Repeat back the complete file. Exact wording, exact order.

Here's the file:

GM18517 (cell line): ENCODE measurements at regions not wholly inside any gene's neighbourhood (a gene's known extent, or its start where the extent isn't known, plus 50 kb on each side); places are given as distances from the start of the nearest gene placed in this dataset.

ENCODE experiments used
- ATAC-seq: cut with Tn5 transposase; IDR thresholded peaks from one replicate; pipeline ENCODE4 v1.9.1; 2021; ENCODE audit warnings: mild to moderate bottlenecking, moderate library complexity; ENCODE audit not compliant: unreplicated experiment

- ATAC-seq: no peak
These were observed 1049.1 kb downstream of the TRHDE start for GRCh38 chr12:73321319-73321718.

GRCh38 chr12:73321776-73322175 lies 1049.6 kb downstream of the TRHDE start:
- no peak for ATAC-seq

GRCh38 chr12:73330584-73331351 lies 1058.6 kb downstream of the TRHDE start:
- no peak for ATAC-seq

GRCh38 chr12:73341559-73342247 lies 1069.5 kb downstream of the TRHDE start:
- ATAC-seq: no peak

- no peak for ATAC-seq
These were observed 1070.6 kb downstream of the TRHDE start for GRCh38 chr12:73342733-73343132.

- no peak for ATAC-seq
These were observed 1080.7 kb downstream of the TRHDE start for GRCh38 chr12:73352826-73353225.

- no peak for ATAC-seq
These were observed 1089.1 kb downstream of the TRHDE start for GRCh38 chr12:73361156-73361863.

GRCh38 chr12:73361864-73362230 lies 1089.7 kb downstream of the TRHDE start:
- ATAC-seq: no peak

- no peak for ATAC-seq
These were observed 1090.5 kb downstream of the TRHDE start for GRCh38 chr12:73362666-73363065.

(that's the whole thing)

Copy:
GM18517 (cell line): ENCODE measurements at regions not wholly inside any gene's neighbourhood (a gene's known extent, or its start where the extent isn't known, plus 50 kb on each side); places are given as distances from the start of the nearest gene placed in this dataset.

ENCODE experiments used
- ATAC-seq: cut with Tn5 transposase; IDR thresholded peaks from one replicate; pipeline ENCODE4 v1.9.1; 2021; ENCODE audit warnings: mild to moderate bottlenecking, moderate library complexity; ENCODE audit not compliant: unreplicated experiment

- ATAC-seq: no peak
These were observed 1049.1 kb downstream of the TRHDE start for GRCh38 chr12:73321319-73321718.

GRCh38 chr12:73321776-73322175 lies 1049.6 kb downstream of the TRHDE start:
- no peak for ATAC-seq

GRCh38 chr12:73330584-73331351 lies 1058.6 kb downstream of the TRHDE start:
- no peak for ATAC-seq

GRCh38 chr12:73341559-73342247 lies 1069.5 kb downstream of the TRHDE start:
- ATAC-seq: no peak

- no peak for ATAC-seq
These were observed 1070.6 kb downstream of the TRHDE start for GRCh38 chr12:73342733-73343132.

- no peak for ATAC-seq
These were observed 1080.7 kb downstream of the TRHDE start for GRCh38 chr12:73352826-73353225.

- no peak for ATAC-seq
These were observed 1089.1 kb downstream of the TRHDE start for GRCh38 chr12:73361156-73361863.

GRCh38 chr12:73361864-73362230 lies 1089.7 kb downstream of the TRHDE start:
- ATAC-seq: no peak

- no peak for ATAC-seq
These were observed 1090.5 kb downstream of the TRHDE start for GRCh38 chr12:73362666-73363065.